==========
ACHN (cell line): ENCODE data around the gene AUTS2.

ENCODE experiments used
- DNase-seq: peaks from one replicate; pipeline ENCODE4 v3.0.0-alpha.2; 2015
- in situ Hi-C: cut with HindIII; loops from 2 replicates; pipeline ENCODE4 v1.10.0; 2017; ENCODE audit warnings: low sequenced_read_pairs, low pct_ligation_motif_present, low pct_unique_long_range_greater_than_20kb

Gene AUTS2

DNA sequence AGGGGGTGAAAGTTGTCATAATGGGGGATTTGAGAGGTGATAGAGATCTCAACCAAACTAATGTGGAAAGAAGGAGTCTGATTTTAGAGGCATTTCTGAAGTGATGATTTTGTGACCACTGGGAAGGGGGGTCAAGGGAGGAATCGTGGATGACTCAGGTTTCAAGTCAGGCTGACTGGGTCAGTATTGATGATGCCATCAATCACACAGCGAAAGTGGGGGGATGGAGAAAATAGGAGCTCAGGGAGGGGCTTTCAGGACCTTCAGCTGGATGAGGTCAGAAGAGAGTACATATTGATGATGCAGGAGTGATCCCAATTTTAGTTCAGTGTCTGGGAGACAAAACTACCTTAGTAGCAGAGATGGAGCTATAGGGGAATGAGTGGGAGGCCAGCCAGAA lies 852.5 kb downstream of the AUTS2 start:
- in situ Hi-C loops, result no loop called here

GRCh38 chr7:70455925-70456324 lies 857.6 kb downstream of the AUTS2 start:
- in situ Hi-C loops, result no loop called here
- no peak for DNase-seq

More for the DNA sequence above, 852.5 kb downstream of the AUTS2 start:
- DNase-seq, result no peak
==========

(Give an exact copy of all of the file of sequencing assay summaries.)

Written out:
ACHN (cell line): ENCODE data around the gene AUTS2.

ENCODE experiments used
- DNase-seq: peaks from one replicate; pipeline ENCODE4 v3.0.0-alpha.2; 2015
- in situ Hi-C: cut with HindIII; loops from 2 replicates; pipeline ENCODE4 v1.10.0; 2017; ENCODE audit warnings: low sequenced_read_pairs, low pct_ligation_motif_present, low pct_unique_long_range_greater_than_20kb

Gene AUTS2

DNA sequence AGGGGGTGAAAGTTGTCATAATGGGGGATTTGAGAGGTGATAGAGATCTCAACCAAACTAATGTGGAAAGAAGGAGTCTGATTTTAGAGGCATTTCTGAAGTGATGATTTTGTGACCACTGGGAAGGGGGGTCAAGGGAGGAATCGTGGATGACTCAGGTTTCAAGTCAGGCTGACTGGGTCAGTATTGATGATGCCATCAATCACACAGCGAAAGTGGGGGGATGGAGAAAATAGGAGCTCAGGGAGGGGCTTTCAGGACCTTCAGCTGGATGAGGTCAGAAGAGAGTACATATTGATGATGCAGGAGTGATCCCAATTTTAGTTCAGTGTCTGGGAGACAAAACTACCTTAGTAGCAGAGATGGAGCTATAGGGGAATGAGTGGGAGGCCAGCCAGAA lies 852.5 kb downstream of the AUTS2 start:
- in situ Hi-C loops, result no loop called here

GRCh38 chr7:70455925-70456324 lies 857.6 kb downstream of the AUTS2 start:
- in situ Hi-C loops, result no loop called here
- no peak for DNase-seq

More for the DNA sequence above, 852.5 kb downstream of the AUTS2 start:
- DNase-seq, result no peak